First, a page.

By Show and Tell
By Bree Davies
By Bree Davies
By Cory Casciato
By Emilie Johnson
By Robin Edwards
By Bree Davis
By Josiah M. Hesse
As Field sees it, Frankenstein's monster has evolved into a perfect metaphor for twentieth-century horrors; though the story originated in Shelley's nineteenth-century imagination, it took the incredible scientific discoveries of the twentieth century to demonstrate how dangerous science can be. From nuclear weapons to toxic waste to genetic engineering, Field suggests, science has much to answer for. And she makes her point by retelling Shelley's story as a tale of abuse and abandonment: The monster is the offspring of the scientist's mind, and the scientist not only rejects him but loathes him. Field's Dr. Frankenstein suffers from a critical lack of ethics, but worse, he's a hateful, disapproving and cruel father to a potentially loving son. And just what does he mean by trying to create a human being without a mother?
The play opens at the North Pole, where Frankenstein has been lured by his errant child. The Creature keeps the doctor in close proximity--at least close enough to talk to. Though the Creature has killed the doctor's fiancee, Elizabeth, the doctor's curiosity about the Creature is even greater than his desire for revenge. So the wise Creature offers Frankenstein the "contents of his mind" in exchange for the answers to his life's riddles.
Like all children, the Creature wants to know "why." Why was he made, why is his maker cruel, why does his "father" hate him?
The story of the Creature's loneliness, his demand for a bride, the "murder" of the bride by the frightened doctor, the monster's revenge and the doctor's pursuit of the monster are all told as flashbacks. But most of the play is devoted to long rhetorical discussions between Creature and maker. Unfortunately, these exchanges make better arguments than theater. Field's dialogue is often ponderous, humorless and closer to rant than conversation. And she certainly makes no attempt to be fair to science or its practitioners.
And yet there is more here to think about than most contemporary plays bother you with. Underneath the overwrought language and the self-indulgent angst is something genuine--a spark of real feeling and a heartfelt warning.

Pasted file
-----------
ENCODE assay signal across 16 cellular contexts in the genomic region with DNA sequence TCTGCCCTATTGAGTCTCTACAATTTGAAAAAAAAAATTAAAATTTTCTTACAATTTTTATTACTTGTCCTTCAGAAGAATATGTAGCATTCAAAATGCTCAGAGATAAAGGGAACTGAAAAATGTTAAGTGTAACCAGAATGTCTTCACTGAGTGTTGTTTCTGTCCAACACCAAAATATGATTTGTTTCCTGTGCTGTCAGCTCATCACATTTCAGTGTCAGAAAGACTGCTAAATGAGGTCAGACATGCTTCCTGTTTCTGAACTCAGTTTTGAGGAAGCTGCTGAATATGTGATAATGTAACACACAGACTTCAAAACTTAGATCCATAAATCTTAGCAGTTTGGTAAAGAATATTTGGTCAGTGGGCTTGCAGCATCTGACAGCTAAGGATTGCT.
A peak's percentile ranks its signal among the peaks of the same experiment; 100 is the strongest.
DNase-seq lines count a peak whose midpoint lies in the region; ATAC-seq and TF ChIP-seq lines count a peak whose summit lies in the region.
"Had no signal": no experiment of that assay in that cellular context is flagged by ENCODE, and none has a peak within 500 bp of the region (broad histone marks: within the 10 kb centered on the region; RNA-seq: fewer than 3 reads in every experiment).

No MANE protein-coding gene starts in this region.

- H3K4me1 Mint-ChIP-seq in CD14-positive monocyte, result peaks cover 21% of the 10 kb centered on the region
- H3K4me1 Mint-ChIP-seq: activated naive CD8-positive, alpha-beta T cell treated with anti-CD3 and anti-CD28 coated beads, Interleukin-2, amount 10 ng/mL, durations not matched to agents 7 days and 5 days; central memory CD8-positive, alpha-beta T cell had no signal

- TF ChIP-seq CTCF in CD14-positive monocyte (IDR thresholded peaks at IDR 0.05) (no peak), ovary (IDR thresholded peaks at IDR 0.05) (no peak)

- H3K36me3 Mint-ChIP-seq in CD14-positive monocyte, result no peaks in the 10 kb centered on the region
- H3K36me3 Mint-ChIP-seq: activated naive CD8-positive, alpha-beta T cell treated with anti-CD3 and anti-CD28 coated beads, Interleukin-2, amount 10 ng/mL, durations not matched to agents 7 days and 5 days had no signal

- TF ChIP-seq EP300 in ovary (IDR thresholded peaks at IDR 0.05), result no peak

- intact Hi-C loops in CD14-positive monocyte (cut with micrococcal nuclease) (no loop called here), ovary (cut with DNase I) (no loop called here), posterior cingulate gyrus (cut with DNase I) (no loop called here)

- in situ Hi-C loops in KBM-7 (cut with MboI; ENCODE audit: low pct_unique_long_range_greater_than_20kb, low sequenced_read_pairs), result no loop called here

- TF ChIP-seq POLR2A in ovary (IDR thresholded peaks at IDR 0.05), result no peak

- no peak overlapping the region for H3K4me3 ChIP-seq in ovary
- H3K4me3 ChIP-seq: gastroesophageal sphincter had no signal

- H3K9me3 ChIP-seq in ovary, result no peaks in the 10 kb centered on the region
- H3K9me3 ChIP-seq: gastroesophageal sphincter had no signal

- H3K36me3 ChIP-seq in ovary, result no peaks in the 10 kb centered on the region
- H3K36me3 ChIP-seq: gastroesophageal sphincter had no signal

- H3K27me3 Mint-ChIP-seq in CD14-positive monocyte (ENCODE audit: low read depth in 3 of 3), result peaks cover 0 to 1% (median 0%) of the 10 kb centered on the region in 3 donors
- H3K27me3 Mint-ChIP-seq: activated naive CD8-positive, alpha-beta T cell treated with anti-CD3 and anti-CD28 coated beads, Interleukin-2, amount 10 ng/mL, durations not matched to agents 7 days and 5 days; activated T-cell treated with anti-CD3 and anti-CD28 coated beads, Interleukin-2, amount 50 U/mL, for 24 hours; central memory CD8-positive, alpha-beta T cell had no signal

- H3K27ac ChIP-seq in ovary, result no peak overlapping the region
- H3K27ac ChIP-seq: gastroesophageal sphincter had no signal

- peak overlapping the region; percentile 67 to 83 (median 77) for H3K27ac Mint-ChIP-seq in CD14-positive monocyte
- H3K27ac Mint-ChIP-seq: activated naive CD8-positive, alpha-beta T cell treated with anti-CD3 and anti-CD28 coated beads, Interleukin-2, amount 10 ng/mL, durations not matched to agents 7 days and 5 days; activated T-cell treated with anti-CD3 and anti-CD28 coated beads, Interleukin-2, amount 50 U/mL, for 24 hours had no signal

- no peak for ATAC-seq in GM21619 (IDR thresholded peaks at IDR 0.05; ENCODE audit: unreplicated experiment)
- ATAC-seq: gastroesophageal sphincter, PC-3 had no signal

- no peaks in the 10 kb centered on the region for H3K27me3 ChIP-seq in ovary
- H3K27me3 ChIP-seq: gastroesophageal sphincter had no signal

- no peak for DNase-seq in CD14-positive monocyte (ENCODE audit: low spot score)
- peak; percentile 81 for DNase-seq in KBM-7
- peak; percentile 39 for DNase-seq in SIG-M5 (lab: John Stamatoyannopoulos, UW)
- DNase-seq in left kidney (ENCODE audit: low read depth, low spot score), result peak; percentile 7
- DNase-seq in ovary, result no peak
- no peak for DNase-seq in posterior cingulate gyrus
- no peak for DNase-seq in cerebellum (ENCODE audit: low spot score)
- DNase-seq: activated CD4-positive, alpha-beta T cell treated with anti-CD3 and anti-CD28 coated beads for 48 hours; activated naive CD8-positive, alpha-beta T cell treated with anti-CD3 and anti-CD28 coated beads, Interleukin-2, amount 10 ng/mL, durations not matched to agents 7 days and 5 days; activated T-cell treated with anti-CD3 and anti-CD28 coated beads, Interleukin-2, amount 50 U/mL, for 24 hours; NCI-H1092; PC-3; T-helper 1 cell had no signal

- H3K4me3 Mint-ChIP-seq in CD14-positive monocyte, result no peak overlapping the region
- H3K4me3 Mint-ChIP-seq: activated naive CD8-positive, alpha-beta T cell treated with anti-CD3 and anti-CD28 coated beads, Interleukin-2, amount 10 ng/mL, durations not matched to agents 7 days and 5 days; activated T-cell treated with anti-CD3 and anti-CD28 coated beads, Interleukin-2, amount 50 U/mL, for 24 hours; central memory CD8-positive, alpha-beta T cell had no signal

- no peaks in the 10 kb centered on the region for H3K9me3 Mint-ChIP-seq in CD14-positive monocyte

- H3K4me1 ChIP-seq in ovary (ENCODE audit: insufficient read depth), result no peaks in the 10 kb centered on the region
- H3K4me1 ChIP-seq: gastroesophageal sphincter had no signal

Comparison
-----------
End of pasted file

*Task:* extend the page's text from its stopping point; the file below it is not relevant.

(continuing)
Director Jeremy Cole once again brings more to the production than the script he's been given truly warrants. Cole has a remarkable talent for investing lesser work with aesthetic vitality, and he breaks through Field's walls of rhetoric to find the life behind her arguments. You never feel cheated by his insights; the moment of the Creature's birth and the moment of his bride's demise radiate a strange power.
Stephen Maestas as the aging Frankenstein projects irritable arrogance until almost the last moment of the play. It's a difficult role, because so much of it is devoted to angry debate--and because Frankenstein is a jerk. Guy Williams as young Frankenstein has a little more mood variation to play with and is at times quite intriguing. Kellie Cunningham as Elizabeth has some trouble making her badly written and shallow character come alive.
But David Knudten as the aging Creature is a marvel of natural grace and presence. Every question he asks, every slight change of mood, resonates with meaning. Nils Ivan Swanson as the young Creature is terrific, too--lively, brave and natural (so much so that he appears nude on the day of his creation). Gary Wallace's supercilious Professor Kempe, young Frankenstein's mentor, casts an icy pall of menace and envy over each of his scenes.
Monsters have a lot to tell us. From Grendel to Frankenstein's monster to the Fly, they arise out of society's mental bog of fear and selfishness. Paradoxically in the arts, they come to warn us as often as they come to frighten. Be careful, they say, stay on the path through the gloomy wood, avoid the dark, be good, or you might end up like us (or, worse, as food for us). And the warnings they issue--like those expressed in Shelley's and Field's Frankensteins--are very often sound.